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There is considerable evidence that spirituals were used as secret codes of communication. In fact Frederick Douglass describes the use of the spirituals as ways of communication for plans of escape, expressing their dissatisfaction with their present condition and for revolt and protest.

Songs listed below are some of the more easily recognizable ones:

Go Down Moses

Steal Away

I Couldn't hear nobody pray

Keep a-inching along

"(like a poor inch worm; Jesus will come by and by....

We must watch as well as pray; Jesus will come by and by.)"

Oh, freedom!

In the morning when I rise

Down by the riverside (gonna lay down my burden)

Over my head

How do you Feel? (when you come out the wilderness)

Bye and bye (I'm going to lay down this heavy load)

Follow the drinkin' gourd!

(this song was used as map)

This song directed runaway slaves to keep traveling in the direction of the Big Dipper.

There undoubtedly were some songs which served the slaves in their efforts to escape. "Follow the Drinking Gourd" is thought to have been a kind of oral map leading out of slave territory. The "drinking gourd" presumably was the Big Dipper, by which one readily locates the North Star:

Follow the drinkin' gourd!

"When the sun comes back and the first quail calls,

Follow the drinking gourd.

For the old man is waiting for to carry you to freedom

If you follow the drinkin' gourd.

The river bank will make a very good road,

The dead trees show you the way.

Left foot, peg foot, traveling on,

Follow the drinkin' gourd."

Let Us Break Bread Together

Let us break bread (drink wine, praise God) together on our knees

When I fall on my knees, with my face to the rising sun,

Oh, Lord, have mercy on me!

The words, "with my face to the rising sun," is hardly related to holy communion, which is not a morning ritual or require one to face to the east. It is also not essential to be on ones knees to receive communion.

It is argued that it was used as a signal song calling enslaved Africans to secret meetings.

Wade in de Water

Many Spirituals functioned in two ways other than religious _expression.

"Michael row the boat ashore"

This Spiritual served as a work song as well as a social song. Such songs soon lost their religious status. Today this spiritual, "Michael row the board ashore," remains in the secular category of collected African American songs.

Michael row the boat ashore


Michael row the boat ashore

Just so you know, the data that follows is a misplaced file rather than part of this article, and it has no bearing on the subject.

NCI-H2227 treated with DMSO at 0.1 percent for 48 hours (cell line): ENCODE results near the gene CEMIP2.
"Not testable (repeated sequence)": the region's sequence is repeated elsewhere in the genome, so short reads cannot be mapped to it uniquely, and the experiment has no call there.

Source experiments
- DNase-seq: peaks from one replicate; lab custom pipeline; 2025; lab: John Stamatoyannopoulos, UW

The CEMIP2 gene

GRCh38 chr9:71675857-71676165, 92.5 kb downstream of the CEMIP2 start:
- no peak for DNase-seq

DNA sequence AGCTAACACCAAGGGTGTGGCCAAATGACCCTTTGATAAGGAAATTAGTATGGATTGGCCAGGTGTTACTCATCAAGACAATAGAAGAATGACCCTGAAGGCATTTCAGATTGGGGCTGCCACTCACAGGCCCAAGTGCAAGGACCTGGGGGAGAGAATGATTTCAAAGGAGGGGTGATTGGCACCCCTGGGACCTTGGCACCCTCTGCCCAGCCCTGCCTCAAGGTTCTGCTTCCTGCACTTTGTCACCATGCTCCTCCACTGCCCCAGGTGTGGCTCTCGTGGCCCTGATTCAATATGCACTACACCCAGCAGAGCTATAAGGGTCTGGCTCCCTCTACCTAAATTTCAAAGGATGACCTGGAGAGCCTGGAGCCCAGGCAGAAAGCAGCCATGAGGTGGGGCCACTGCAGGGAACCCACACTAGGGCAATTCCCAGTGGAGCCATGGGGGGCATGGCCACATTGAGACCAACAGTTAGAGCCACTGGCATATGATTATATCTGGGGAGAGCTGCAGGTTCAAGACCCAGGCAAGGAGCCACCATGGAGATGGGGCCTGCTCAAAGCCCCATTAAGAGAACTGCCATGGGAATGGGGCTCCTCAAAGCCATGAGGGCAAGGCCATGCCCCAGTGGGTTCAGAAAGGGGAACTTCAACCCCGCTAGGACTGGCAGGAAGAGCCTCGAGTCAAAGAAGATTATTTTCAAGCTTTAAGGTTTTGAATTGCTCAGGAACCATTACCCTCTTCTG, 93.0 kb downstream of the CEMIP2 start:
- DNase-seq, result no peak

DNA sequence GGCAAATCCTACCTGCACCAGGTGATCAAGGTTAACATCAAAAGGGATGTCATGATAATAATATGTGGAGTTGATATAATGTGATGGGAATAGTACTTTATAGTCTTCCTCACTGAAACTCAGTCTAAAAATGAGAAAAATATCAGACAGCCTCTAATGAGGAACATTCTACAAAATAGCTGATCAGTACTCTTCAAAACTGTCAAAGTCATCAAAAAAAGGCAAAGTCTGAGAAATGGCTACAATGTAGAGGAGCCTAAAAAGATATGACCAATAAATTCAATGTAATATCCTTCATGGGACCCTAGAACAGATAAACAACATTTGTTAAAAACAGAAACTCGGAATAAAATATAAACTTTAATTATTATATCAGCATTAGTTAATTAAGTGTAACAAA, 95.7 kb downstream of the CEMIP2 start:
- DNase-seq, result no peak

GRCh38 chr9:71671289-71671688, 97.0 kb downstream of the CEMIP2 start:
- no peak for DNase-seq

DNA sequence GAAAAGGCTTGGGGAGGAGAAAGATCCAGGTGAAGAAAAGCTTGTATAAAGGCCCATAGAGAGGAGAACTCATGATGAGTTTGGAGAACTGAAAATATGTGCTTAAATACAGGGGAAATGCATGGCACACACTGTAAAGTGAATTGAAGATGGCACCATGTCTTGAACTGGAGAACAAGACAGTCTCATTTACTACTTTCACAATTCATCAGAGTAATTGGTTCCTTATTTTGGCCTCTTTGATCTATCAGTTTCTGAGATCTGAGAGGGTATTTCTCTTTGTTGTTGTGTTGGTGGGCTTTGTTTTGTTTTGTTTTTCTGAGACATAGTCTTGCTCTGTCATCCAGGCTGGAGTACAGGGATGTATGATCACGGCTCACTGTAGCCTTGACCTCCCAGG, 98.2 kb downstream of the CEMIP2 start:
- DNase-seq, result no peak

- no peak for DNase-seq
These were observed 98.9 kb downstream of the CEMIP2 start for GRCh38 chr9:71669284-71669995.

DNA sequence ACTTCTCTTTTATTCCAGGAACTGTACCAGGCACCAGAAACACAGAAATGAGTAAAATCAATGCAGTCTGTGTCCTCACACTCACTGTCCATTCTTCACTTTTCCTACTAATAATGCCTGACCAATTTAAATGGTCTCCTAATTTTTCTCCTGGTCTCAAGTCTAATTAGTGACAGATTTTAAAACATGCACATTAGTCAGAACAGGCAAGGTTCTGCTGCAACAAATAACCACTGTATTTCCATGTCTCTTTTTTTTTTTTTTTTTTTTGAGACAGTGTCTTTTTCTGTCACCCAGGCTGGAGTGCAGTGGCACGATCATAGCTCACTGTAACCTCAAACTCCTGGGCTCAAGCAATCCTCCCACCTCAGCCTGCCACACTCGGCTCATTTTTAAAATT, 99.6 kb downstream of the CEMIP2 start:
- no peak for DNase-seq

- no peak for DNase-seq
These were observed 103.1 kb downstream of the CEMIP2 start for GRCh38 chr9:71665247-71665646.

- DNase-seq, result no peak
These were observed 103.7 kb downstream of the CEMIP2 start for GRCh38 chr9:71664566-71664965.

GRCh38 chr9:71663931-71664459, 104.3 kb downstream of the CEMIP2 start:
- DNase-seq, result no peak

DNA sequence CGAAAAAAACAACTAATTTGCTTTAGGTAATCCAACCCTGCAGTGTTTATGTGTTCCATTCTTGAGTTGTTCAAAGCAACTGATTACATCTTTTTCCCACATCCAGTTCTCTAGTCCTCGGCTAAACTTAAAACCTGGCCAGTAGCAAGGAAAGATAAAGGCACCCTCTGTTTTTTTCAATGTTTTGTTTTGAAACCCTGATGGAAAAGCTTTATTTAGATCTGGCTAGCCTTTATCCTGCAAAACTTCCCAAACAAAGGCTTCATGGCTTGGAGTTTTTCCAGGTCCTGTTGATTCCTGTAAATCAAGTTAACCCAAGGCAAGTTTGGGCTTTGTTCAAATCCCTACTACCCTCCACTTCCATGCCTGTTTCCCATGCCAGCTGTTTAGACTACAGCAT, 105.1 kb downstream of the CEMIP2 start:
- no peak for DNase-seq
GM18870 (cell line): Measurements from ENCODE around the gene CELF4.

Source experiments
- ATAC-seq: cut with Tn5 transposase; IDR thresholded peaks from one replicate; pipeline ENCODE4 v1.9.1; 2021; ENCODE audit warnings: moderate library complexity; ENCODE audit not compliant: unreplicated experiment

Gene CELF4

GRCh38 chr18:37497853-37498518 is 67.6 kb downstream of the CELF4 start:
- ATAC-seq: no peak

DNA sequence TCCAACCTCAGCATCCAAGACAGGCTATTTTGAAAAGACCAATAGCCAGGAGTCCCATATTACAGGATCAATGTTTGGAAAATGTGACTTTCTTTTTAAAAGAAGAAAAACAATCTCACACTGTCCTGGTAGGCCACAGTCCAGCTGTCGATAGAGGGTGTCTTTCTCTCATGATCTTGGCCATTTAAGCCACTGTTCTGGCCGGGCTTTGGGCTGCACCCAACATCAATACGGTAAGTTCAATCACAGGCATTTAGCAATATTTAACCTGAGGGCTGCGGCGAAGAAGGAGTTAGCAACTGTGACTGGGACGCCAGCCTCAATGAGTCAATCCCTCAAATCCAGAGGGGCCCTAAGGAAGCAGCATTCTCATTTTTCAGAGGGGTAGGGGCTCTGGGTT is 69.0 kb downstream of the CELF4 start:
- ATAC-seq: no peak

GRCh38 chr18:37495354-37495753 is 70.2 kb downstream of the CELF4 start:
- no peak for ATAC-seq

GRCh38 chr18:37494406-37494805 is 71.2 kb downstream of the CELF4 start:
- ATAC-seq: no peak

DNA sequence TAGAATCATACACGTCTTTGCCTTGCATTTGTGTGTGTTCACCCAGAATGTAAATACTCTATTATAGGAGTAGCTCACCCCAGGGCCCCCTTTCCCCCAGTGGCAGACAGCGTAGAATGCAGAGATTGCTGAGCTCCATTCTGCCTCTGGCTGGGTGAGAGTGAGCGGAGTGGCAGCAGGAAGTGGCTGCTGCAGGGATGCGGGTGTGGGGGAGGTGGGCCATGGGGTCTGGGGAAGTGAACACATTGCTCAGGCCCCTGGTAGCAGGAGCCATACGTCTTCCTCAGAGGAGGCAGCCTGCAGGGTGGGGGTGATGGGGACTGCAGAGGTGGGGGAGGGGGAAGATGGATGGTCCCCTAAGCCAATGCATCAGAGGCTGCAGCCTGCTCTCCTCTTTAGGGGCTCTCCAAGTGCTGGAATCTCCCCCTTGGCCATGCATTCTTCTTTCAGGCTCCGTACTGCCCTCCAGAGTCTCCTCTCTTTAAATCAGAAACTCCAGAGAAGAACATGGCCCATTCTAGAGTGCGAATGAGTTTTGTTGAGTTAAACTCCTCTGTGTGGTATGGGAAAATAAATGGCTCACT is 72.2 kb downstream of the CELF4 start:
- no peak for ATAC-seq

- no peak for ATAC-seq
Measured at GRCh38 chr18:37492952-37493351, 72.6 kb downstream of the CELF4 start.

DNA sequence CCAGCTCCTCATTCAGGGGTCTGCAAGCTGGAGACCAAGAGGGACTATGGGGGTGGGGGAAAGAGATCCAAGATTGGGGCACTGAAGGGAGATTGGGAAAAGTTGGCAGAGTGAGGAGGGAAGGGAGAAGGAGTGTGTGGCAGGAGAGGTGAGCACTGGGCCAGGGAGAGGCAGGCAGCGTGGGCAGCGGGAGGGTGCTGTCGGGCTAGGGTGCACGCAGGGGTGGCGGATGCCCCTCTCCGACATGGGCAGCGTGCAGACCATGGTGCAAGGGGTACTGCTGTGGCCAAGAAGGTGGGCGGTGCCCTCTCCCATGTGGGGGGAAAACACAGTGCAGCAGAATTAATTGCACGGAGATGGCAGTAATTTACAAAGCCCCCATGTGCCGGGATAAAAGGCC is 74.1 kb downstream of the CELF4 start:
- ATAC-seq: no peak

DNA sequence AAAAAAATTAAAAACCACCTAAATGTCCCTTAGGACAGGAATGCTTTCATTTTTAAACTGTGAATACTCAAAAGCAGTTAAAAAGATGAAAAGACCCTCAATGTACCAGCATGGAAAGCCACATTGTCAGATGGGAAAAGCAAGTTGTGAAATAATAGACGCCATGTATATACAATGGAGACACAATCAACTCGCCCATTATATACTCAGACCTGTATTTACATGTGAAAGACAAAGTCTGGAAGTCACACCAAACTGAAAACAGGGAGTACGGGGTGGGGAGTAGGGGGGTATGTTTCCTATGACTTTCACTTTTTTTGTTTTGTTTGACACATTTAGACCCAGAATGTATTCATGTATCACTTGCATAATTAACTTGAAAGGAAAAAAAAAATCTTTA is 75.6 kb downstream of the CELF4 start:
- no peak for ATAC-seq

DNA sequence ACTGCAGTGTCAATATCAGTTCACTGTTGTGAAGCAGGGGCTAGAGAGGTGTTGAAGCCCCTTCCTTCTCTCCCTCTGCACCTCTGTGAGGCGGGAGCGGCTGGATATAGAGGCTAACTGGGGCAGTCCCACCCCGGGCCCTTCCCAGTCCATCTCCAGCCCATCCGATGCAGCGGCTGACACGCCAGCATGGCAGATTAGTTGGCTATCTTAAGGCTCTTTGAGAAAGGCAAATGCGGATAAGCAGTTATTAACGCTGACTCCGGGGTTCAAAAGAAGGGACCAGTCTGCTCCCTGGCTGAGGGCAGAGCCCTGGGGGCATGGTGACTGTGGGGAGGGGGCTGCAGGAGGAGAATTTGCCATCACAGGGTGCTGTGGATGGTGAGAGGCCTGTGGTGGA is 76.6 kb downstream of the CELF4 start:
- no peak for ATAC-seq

Sister help to trim the sail


Sister help to trim the sail


(Michael here refers to the Archangel Michael)


Slaves were forbidden to beat drums and blow horns, since these were means of communication, which might be used to help runaways. All such activities were dangerous, too, as a means of concerting uprisings-another reason for the existence of these laws. Not all of them were enforced at all times with equal rigor.


Masking in Spirituals:

He got his eye on you


He got he' eye on you, he got he' eye on you

my God sittin' in de Kingdom

He' got he eye on you


"When I git to heaven gwine sing and shout

nobody dere gwine turn me out"

My God sittin' in de kingdom

He got he eye on you


"mind my brother how you walk on the cross

Yo' foot might slip and yo' soul git loss"

Use of Old Testament Biblical Heroic characters:




Little David



Spirituals with these triumphal characters:

Didn't my Lord deliver Daniel

Joshua Fit the Battle of Jericho

Little David play on your harp

Ezekiel saw the wheel

Witness - Samson

Ride on, King Jesus: Interpretation: Celebrating the triumphal ride of Jesus encourages the enslaved African to say : Because Jesus' Ride is one of victory they are encourage that, "No man can hinder me" (no man can hinder the slave who desires to escape to freedom) because Jesus is his savior.

Oh, Peter, go ring -a dem bells

Oh, Peter, go ring-a dem bells,

Peter, go ring-a dem bells

I heard from heaven today!

An I couldn't hear nobody pray

"An I couldn't hear nobody pray" - The sense of being all alone and the feeling that they were receiving no help from anyone in the help to escape to freedom.

"Way down yonder by myself" Way down in slavery - perhaps having lost family and friends etc.

All of the ad lib. Sections - They should be taken much slower than the regular tempo and given much _expression. Each one being made into great _expression or bit of exaggeration. But not to the ridiculous. But after the ad lib. It immediately goes back to the upbeat tempo.

I think the verse in the last section is a dead give-away:

Chilly waters!

In de Jerdon!

Crossin' over!

Into Canaan!

Everything here speaks of crossing over from slavery into freedom perhaps in the North (Canaan).


Troubles Over

In de Kingdom!

With my Jesus!

The freedom to live a better life and to serve God as they want.

"Way down yonder by myself (fermata). At the beginning the phrase is in tempo and gradually slows down to a hold at the fermata being very expressive.

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